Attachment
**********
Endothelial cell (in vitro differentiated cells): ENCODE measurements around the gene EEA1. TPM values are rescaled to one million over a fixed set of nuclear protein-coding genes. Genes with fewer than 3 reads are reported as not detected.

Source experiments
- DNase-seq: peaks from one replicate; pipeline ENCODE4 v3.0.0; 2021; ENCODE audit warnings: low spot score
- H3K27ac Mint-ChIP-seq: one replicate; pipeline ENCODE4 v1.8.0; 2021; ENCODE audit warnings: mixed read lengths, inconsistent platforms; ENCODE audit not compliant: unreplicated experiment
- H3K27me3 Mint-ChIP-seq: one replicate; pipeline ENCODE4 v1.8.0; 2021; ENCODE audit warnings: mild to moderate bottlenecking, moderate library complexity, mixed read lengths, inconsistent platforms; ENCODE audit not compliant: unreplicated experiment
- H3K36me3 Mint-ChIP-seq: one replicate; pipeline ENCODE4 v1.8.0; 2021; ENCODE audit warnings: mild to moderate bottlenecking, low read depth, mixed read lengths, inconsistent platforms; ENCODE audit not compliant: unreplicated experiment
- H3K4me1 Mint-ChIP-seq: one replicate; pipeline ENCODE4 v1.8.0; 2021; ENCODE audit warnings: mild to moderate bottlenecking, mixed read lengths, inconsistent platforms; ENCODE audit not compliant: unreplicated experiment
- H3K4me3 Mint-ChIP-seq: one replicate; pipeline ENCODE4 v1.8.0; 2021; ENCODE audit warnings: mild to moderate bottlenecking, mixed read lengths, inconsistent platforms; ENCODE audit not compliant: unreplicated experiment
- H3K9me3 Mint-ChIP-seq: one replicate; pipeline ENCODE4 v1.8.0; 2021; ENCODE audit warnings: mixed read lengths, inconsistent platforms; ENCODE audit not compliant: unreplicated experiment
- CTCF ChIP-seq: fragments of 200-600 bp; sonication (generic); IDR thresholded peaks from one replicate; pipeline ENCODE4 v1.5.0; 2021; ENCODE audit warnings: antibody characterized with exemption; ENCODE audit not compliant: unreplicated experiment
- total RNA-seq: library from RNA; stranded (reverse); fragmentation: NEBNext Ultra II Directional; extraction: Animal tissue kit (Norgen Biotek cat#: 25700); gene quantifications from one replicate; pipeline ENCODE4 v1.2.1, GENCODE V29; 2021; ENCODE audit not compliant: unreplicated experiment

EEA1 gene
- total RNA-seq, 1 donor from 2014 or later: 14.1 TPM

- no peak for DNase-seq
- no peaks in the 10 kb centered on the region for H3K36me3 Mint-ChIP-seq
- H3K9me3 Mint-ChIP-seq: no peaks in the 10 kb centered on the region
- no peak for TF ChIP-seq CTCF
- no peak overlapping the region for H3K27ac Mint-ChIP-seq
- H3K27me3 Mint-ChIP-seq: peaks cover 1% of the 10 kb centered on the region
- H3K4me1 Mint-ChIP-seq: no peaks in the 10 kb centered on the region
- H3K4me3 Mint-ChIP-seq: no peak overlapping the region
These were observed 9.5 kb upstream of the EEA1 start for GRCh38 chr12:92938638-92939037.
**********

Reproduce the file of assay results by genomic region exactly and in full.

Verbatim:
Endothelial cell (in vitro differentiated cells): ENCODE measurements around the gene EEA1. TPM values are rescaled to one million over a fixed set of nuclear protein-coding genes. Genes with fewer than 3 reads are reported as not detected.

Source experiments
- DNase-seq: peaks from one replicate; pipeline ENCODE4 v3.0.0; 2021; ENCODE audit warnings: low spot score
- H3K27ac Mint-ChIP-seq: one replicate; pipeline ENCODE4 v1.8.0; 2021; ENCODE audit warnings: mixed read lengths, inconsistent platforms; ENCODE audit not compliant: unreplicated experiment
- H3K27me3 Mint-ChIP-seq: one replicate; pipeline ENCODE4 v1.8.0; 2021; ENCODE audit warnings: mild to moderate bottlenecking, moderate library complexity, mixed read lengths, inconsistent platforms; ENCODE audit not compliant: unreplicated experiment
- H3K36me3 Mint-ChIP-seq: one replicate; pipeline ENCODE4 v1.8.0; 2021; ENCODE audit warnings: mild to moderate bottlenecking, low read depth, mixed read lengths, inconsistent platforms; ENCODE audit not compliant: unreplicated experiment
- H3K4me1 Mint-ChIP-seq: one replicate; pipeline ENCODE4 v1.8.0; 2021; ENCODE audit warnings: mild to moderate bottlenecking, mixed read lengths, inconsistent platforms; ENCODE audit not compliant: unreplicated experiment
- H3K4me3 Mint-ChIP-seq: one replicate; pipeline ENCODE4 v1.8.0; 2021; ENCODE audit warnings: mild to moderate bottlenecking, mixed read lengths, inconsistent platforms; ENCODE audit not compliant: unreplicated experiment
- H3K9me3 Mint-ChIP-seq: one replicate; pipeline ENCODE4 v1.8.0; 2021; ENCODE audit warnings: mixed read lengths, inconsistent platforms; ENCODE audit not compliant: unreplicated experiment
- CTCF ChIP-seq: fragments of 200-600 bp; sonication (generic); IDR thresholded peaks from one replicate; pipeline ENCODE4 v1.5.0; 2021; ENCODE audit warnings: antibody characterized with exemption; ENCODE audit not compliant: unreplicated experiment
- total RNA-seq: library from RNA; stranded (reverse); fragmentation: NEBNext Ultra II Directional; extraction: Animal tissue kit (Norgen Biotek cat#: 25700); gene quantifications from one replicate; pipeline ENCODE4 v1.2.1, GENCODE V29; 2021; ENCODE audit not compliant: unreplicated experiment

EEA1 gene
- total RNA-seq, 1 donor from 2014 or later: 14.1 TPM

- no peak for DNase-seq
- no peaks in the 10 kb centered on the region for H3K36me3 Mint-ChIP-seq
- H3K9me3 Mint-ChIP-seq: no peaks in the 10 kb centered on the region
- no peak for TF ChIP-seq CTCF
- no peak overlapping the region for H3K27ac Mint-ChIP-seq
- H3K27me3 Mint-ChIP-seq: peaks cover 1% of the 10 kb centered on the region
- H3K4me1 Mint-ChIP-seq: no peaks in the 10 kb centered on the region
- H3K4me3 Mint-ChIP-seq: no peak overlapping the region
These were observed 9.5 kb upstream of the EEA1 start for GRCh38 chr12:92938638-92939037.